It’s odd, I felt a certain amount of trepidation on returning to Leighton Park mainly because I wasn’t sure I would recognise the place after all the considerable changes over the years. However, I’m glad to say that many many happy memories came back to the forefront and it made me realise what a truly wonderful time we all had there. It was also lovely to see Mr Allinson and Mr Chapman again and heart-warming to discover that they still remembered me after all these years, obviously dying my hair blonde and making a racket on my guitar left a lasting impact after all! I bumped into Michael Hughes (R 1991), at a concert one week after I attended the JBH at Leighton Park last November. We shared a study together and I hadn’t seen him for 26 years.

Steve visited Leighton Park in February 2018 Leighton Park to see the school and get some tips on setting up an alumni network at the school he works at in Spain. He told us:

As part of my role as Head of Activities at El Centro Inglés (a co-educational independent schools with an international focus in Cádiz, Spain) I have been developing the former pupil network. I thought it would be a good idea to contact the Old Leightonians to find out how they have developed over the last 18 years since I left the school. From the point of view of an OL there certainly appeared to have been lots of developments such as Leighton Park Connect, telephone campaigns, more social events, OL questionnaires, improved publications, more social media coverage, more interaction with current pupils and the development of the archives. I hoped to find out more about how these improvements have been achieved. When I was called as part of the OL telephone campaign I explained my situation and how I would like to know more about how the OL structure works. Right from the beginning the Development Office was extremely helpful and supportive. We agreed to arrange a date when I was next in the UK for a visit to meet and discuss the OLs. I was over in the UK in February as part of a project we run called ECI Global Challenge where our pupils spend seven weeks in the UK and had a window where I could visit LP. I was hoping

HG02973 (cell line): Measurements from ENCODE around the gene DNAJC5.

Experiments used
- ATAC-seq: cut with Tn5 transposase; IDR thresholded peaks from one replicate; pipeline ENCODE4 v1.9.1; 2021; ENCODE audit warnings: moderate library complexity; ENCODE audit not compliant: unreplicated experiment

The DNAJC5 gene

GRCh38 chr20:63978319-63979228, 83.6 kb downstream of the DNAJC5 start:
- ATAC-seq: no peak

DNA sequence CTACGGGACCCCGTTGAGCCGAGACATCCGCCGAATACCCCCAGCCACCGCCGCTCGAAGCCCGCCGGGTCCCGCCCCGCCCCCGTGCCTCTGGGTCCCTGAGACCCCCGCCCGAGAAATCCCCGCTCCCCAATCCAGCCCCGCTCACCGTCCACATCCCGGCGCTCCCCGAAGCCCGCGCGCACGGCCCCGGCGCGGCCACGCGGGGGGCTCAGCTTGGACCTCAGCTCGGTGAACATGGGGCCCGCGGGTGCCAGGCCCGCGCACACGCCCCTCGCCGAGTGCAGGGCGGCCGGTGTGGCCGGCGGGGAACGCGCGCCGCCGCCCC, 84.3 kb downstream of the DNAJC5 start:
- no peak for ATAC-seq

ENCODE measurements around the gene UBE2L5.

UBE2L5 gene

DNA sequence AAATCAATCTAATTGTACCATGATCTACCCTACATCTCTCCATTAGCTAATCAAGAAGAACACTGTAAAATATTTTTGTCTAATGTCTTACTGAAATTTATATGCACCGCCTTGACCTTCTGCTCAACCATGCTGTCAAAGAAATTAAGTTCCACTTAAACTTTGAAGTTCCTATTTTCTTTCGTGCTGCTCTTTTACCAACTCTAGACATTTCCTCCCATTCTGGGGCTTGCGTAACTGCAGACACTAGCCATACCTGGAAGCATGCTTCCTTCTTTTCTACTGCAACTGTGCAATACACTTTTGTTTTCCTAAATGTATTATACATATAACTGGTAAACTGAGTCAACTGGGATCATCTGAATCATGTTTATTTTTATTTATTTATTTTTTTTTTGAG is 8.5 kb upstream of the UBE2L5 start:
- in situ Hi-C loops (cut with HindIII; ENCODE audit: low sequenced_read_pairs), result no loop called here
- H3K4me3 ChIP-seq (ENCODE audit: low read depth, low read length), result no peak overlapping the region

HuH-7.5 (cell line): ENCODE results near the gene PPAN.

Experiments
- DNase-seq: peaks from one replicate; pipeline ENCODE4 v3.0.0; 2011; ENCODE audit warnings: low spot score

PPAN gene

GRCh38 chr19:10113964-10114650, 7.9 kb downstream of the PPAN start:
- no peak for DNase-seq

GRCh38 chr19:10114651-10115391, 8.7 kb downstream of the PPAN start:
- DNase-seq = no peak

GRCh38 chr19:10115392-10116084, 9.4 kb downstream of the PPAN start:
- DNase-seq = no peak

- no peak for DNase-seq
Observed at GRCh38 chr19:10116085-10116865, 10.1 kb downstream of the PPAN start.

for some ideas and some inspiration from my visit. However the visit greatly surpassed my expectations. I am very grateful for the welcome received from the Development Team and the time, knowledge and advice that they shared with me. As part of the visit I was taken on a tour of the school. It was very emotive to see the Park, how it has developed and how it has stayed the same. There are so many memories of learning, of friendship and of great times contained in the buildings and around the park. The atmosphere amongst the pupils remains similar but the facilities continue to develop and improve. I enjoyed a lovely lunch in Oakview where I was joined by Ann Munday (one of the 4 remaining teachers from when I was at LP) who is still as committed to the D of E as ever. At the end of the day I met with Nigel Williams who found some time to reminisce about our generation of OLs. It is fantastic to see that the school has been in such safe hands during his time as Head and I would like to take this opportunity to wish him all the best for his next challenges. I left with lots of inspiration about setting up a former pupil network, with gratitude to the Development Team for the work they are doing and the welcome I received and with a reconnection to my school and its values after all these years.